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Posts by tag: air cooled

Featured Listing September 15, 2018 posted by

Featured Listing: 2004 Moto Guzzi MGS-01 Corsa

If there was ever any question about RSBFS bringing you the best classifieds online every day, this Featured Listing of the ultimate Italian unicorn should erase all doubts. Nor is this gem hidden in some far-flung corner of the globe, but rather in the continental U.S., Seattle, WA. If you've been drooling and dreaming about a MGS-01, there will never be a better opportunity than now - this very nearly brand new beast awaits a new home.

Featured Listing: 2004 Moto Guzzi MGS-01 Corsa!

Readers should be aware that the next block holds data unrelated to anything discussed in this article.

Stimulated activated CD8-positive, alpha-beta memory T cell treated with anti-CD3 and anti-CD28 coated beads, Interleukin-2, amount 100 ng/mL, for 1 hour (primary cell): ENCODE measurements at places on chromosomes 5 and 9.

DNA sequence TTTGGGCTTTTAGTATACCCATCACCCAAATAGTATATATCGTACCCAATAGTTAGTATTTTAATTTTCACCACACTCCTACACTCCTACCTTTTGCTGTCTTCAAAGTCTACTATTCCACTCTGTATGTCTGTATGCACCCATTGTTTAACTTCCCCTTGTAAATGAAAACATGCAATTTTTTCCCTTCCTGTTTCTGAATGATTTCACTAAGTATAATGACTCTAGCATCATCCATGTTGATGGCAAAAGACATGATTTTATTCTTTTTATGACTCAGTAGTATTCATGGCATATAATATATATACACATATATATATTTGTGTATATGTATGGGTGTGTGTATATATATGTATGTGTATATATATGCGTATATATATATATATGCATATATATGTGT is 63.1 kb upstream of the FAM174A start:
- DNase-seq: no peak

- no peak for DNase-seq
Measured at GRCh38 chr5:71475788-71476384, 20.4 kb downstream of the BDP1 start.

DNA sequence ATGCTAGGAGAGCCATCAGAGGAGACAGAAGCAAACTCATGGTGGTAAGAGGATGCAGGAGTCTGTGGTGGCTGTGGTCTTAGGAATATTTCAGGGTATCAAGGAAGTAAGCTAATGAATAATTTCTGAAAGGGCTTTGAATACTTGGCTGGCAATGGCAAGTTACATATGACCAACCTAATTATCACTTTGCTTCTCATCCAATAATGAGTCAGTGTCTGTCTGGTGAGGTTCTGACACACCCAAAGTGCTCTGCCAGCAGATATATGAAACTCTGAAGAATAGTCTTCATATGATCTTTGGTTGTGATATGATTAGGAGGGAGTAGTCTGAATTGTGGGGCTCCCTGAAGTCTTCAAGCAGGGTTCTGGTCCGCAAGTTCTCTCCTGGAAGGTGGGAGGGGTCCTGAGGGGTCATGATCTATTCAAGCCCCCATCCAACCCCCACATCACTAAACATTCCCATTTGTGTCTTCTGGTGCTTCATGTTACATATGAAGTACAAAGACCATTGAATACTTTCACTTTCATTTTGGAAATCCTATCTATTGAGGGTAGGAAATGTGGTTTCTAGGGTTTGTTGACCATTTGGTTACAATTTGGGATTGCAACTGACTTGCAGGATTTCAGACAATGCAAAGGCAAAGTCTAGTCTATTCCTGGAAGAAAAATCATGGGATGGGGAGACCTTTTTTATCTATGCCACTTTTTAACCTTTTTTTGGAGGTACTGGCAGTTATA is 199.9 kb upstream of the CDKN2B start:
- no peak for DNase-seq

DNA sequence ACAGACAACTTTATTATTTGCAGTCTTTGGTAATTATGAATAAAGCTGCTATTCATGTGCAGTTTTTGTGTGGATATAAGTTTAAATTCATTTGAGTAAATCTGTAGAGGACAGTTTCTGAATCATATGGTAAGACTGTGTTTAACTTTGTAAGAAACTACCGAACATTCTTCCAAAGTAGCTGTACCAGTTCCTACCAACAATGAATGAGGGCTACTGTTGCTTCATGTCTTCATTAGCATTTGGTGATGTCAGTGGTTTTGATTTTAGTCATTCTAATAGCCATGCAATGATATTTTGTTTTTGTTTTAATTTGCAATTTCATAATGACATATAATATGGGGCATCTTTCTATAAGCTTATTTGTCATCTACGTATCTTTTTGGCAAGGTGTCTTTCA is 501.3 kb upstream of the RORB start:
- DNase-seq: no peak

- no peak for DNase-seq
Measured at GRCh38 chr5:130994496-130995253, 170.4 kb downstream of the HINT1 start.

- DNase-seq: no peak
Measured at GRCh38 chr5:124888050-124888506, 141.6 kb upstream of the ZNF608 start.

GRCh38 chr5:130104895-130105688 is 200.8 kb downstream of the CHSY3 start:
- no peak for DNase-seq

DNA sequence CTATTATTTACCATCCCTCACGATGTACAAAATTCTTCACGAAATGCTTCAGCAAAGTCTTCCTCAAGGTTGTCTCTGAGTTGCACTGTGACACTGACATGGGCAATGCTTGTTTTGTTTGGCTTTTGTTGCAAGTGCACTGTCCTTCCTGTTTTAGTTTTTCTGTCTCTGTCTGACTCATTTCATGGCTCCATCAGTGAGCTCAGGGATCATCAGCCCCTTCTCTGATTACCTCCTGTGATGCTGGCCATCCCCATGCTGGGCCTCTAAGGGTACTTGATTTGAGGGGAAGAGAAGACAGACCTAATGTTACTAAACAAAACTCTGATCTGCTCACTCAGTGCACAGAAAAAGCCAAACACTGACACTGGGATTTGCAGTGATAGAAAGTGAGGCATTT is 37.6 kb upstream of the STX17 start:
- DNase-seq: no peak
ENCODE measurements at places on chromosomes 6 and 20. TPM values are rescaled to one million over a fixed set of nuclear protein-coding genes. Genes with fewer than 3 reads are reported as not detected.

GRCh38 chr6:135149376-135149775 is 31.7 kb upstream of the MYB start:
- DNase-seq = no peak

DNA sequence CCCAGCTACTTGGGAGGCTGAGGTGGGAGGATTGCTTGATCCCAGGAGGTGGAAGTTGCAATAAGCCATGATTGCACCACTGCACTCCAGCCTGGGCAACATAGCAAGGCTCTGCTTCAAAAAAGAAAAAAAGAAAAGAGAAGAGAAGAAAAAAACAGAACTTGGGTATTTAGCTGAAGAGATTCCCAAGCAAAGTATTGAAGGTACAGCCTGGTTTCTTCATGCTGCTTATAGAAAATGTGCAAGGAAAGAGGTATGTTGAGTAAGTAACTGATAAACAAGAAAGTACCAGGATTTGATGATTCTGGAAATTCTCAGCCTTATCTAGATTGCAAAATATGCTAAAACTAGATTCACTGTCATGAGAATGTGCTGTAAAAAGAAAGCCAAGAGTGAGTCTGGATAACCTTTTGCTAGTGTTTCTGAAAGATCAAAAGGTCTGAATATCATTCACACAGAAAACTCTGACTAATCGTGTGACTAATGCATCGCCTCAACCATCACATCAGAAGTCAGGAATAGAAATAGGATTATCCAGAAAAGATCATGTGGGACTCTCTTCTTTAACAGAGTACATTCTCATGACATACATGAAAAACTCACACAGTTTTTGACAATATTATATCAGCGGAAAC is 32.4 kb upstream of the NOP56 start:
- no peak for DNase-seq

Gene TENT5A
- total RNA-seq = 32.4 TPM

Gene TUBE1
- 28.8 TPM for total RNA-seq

Moto Guzzi made a statement the way only Moto Guzzi could: building a racer to go after the legendary 916 racebike. As audacious as that sounds (and given the winning streak of that other Italian machine), Guzzi pulled out all the stops to meet the goal. While in difficult straights from a financial and business perspective, Moto Guzzi still had the kind of legendary cachet to make a splash on the world's stage. Employing well-known design and speed merchants Ghezzi & Brian with a miniscule 9-month commission, the MGS-01 (Moto Guzzi Sport - model number one) Corsa (race only) made its debut at the Intermot show in Munich, Germany in 2002. The result stunned the press and the public, and set tongues wagging about a massive comeback from the world's oldest motorcycle manufacturer in continuous production.

From the seller: